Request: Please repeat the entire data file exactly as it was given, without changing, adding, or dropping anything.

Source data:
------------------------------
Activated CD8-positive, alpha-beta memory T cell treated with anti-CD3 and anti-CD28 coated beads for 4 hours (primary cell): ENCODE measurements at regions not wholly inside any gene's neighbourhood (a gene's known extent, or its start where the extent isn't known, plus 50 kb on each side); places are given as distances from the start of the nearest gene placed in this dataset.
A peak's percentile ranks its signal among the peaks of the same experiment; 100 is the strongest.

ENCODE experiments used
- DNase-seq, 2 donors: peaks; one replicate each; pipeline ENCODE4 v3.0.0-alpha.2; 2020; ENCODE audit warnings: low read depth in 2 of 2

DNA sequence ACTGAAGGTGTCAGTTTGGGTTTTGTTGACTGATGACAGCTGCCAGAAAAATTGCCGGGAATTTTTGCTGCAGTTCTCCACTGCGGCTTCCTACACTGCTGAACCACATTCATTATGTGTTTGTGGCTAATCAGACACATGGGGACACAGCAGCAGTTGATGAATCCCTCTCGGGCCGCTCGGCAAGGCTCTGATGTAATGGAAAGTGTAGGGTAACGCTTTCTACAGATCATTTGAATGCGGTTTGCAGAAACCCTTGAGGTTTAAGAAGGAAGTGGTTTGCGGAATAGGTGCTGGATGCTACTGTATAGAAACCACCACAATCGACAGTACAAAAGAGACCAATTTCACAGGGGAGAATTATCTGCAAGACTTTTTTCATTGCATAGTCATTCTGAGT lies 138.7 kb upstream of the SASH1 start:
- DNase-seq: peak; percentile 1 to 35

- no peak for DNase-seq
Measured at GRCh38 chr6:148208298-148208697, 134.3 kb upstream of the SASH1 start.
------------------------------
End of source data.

Activated CD8-positive, alpha-beta memory T cell treated with anti-CD3 and anti-CD28 coated beads for 4 hours (primary cell): ENCODE measurements at regions not wholly inside any gene's neighbourhood (a gene's known extent, or its start where the extent isn't known, plus 50 kb on each side); places are given as distances from the start of the nearest gene placed in this dataset.
A peak's percentile ranks its signal among the peaks of the same experiment; 100 is the strongest.

ENCODE experiments used
- DNase-seq, 2 donors: peaks; one replicate each; pipeline ENCODE4 v3.0.0-alpha.2; 2020; ENCODE audit warnings: low read depth in 2 of 2

DNA sequence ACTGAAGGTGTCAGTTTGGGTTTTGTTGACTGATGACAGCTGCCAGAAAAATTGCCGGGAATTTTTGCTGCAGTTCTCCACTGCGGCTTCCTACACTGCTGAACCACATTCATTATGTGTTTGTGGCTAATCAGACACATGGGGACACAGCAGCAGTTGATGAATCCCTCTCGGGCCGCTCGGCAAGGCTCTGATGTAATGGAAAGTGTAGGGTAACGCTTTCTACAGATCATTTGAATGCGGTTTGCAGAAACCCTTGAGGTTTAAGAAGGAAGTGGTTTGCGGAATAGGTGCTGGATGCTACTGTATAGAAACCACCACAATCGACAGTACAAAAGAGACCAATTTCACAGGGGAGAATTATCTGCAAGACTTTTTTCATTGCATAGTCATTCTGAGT lies 138.7 kb upstream of the SASH1 start:
- DNase-seq: peak; percentile 1 to 35

- no peak for DNase-seq
Measured at GRCh38 chr6:148208298-148208697, 134.3 kb upstream of the SASH1 start.